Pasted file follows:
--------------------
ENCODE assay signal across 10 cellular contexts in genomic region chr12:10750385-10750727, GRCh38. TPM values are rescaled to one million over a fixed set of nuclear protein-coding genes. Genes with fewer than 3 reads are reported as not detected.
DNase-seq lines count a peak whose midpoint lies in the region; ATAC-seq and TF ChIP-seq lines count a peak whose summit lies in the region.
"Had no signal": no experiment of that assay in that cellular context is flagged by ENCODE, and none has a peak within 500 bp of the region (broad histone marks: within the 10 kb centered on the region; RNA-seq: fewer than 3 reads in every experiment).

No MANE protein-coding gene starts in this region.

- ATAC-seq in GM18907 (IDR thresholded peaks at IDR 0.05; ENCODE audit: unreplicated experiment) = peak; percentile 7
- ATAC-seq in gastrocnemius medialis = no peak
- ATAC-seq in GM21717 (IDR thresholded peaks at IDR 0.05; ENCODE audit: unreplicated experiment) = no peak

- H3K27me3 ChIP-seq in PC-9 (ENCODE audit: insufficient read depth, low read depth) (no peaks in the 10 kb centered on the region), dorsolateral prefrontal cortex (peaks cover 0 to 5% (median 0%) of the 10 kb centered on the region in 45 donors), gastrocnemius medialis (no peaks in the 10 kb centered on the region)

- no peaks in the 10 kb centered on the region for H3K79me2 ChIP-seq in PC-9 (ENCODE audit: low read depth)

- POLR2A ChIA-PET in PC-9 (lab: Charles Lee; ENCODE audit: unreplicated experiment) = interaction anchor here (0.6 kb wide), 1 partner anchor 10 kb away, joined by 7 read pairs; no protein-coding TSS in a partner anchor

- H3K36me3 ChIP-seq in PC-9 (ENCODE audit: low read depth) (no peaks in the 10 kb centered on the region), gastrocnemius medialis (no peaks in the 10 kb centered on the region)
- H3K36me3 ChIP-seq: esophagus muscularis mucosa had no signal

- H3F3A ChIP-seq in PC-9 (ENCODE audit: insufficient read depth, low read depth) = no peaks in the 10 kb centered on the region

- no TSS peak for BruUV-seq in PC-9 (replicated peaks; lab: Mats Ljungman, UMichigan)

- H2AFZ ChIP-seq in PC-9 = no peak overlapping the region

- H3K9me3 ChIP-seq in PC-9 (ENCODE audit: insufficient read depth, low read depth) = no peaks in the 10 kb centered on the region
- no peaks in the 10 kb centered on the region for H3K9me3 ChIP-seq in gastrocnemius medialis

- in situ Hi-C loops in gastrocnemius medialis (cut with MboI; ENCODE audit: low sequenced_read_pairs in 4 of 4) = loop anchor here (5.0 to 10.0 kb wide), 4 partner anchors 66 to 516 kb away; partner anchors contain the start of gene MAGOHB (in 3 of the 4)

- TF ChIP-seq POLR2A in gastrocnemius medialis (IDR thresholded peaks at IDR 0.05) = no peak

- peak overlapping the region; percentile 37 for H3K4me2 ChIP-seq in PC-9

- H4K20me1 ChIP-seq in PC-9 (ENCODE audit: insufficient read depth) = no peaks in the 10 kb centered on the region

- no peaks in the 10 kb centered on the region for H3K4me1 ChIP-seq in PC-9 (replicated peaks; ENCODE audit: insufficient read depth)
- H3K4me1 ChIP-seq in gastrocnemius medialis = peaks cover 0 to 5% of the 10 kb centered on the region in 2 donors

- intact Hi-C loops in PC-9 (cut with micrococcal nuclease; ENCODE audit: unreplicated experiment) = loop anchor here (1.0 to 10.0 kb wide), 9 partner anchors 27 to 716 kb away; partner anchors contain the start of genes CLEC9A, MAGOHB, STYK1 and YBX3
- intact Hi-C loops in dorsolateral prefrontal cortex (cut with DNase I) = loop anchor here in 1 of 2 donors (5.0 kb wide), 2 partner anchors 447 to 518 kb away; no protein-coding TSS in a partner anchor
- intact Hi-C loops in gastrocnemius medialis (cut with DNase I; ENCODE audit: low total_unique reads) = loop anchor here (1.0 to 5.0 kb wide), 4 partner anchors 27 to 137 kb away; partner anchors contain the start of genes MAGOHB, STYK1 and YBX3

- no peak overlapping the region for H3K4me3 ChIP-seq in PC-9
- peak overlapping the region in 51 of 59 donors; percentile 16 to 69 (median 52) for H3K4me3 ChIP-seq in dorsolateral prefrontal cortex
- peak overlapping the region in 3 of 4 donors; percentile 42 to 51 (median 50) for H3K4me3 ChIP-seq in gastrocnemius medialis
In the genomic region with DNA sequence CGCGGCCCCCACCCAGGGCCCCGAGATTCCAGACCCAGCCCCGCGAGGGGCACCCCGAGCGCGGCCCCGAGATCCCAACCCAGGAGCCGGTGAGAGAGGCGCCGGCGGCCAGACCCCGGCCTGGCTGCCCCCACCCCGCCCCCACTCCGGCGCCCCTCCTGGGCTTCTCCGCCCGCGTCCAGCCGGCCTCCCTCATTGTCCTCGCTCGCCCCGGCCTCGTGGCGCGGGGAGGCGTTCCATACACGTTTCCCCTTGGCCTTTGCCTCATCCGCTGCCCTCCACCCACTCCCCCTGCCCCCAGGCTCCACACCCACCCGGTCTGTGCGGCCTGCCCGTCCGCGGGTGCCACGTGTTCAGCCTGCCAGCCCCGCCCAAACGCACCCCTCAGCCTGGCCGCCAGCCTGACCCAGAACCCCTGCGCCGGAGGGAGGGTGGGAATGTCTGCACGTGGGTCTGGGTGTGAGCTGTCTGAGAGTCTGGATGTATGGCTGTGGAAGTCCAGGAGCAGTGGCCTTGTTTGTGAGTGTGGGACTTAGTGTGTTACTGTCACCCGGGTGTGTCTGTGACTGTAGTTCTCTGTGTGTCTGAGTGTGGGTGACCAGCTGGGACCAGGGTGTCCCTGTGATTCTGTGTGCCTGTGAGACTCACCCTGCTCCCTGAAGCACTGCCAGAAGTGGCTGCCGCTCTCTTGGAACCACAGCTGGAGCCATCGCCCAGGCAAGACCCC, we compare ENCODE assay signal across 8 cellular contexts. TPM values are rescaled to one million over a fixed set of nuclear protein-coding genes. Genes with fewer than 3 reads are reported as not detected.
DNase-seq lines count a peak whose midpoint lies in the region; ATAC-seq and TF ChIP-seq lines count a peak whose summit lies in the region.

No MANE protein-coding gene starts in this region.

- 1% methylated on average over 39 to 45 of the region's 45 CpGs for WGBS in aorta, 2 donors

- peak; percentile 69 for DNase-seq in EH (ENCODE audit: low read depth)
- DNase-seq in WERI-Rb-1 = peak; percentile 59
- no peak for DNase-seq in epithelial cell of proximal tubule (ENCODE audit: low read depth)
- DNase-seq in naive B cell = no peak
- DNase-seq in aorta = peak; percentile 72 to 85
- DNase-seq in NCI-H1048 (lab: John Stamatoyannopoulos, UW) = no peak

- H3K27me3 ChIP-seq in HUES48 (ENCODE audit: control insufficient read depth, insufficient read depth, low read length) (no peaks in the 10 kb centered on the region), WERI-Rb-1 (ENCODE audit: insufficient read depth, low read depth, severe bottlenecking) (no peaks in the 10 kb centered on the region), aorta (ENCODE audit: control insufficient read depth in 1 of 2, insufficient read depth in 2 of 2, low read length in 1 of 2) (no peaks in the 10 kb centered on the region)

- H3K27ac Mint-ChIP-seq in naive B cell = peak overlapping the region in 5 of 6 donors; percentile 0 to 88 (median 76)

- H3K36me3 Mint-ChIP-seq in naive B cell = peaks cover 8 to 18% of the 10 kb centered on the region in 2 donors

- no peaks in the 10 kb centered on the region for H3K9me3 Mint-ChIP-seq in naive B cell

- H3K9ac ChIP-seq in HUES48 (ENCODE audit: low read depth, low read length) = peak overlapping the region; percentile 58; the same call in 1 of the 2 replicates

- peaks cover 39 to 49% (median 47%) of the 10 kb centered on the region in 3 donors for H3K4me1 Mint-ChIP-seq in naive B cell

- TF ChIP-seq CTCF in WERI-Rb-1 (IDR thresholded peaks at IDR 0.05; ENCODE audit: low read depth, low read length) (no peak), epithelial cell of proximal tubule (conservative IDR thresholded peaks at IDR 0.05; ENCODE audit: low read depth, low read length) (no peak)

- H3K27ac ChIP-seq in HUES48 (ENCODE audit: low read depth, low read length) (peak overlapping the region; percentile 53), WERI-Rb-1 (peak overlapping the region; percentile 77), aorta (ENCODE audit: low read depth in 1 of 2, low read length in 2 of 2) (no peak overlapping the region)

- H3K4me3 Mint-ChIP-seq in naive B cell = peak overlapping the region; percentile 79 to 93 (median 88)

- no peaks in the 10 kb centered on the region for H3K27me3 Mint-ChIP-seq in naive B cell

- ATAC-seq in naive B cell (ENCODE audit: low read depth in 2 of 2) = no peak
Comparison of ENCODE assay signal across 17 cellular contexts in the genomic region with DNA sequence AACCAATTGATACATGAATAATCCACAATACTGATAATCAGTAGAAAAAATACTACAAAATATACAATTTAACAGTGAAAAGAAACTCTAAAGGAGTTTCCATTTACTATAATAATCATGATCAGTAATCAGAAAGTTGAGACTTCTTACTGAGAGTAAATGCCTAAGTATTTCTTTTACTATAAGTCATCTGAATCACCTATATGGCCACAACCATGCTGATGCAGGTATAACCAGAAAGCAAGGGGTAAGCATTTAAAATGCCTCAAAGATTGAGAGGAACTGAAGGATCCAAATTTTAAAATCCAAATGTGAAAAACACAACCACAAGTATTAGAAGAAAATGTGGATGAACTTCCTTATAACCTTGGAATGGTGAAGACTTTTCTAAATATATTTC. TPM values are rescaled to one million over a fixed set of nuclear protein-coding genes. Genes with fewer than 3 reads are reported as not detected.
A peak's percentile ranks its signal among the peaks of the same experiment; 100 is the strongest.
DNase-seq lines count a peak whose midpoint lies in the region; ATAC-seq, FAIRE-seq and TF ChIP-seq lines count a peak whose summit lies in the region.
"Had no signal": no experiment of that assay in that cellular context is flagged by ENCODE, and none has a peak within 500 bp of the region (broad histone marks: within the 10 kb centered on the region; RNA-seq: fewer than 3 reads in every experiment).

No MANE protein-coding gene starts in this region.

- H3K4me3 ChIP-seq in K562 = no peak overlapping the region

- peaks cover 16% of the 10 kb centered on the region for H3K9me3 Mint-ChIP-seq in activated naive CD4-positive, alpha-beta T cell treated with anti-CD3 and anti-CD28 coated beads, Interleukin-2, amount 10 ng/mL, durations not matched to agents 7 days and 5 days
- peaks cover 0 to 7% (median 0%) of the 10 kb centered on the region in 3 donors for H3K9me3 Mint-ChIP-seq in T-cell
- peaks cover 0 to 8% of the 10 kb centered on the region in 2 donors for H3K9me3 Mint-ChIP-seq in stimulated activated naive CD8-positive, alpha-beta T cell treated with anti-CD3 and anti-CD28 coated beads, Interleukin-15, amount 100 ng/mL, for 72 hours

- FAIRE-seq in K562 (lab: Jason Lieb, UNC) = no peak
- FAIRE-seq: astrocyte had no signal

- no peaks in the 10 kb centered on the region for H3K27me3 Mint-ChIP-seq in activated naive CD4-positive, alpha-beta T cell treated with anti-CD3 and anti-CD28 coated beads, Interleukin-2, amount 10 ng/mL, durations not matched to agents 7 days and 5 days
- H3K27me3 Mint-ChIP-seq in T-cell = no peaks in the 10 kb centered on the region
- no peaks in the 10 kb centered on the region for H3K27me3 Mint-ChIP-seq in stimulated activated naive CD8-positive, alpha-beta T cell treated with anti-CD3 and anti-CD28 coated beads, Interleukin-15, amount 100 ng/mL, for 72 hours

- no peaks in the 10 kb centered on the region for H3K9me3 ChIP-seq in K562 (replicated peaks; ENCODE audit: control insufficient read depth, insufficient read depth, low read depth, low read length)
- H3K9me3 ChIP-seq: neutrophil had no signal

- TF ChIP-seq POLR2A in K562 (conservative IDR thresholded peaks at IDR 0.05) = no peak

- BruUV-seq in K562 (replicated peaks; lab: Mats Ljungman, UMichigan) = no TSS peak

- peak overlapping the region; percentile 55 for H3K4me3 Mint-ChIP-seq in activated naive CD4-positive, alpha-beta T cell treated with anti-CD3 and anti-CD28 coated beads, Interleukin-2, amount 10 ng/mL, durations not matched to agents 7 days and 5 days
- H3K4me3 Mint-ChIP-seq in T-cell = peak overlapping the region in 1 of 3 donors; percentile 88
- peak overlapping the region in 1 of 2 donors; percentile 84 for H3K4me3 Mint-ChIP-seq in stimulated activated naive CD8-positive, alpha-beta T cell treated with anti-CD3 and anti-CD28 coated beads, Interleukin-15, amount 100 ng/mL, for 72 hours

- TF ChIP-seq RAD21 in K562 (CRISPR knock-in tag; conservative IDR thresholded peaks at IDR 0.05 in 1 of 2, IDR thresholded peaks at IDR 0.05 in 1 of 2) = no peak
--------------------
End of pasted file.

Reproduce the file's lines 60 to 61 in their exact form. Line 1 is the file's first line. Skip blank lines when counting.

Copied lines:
- FAIRE-seq in K562 (lab: Jason Lieb, UNC) = no peak
- FAIRE-seq: astrocyte had no signal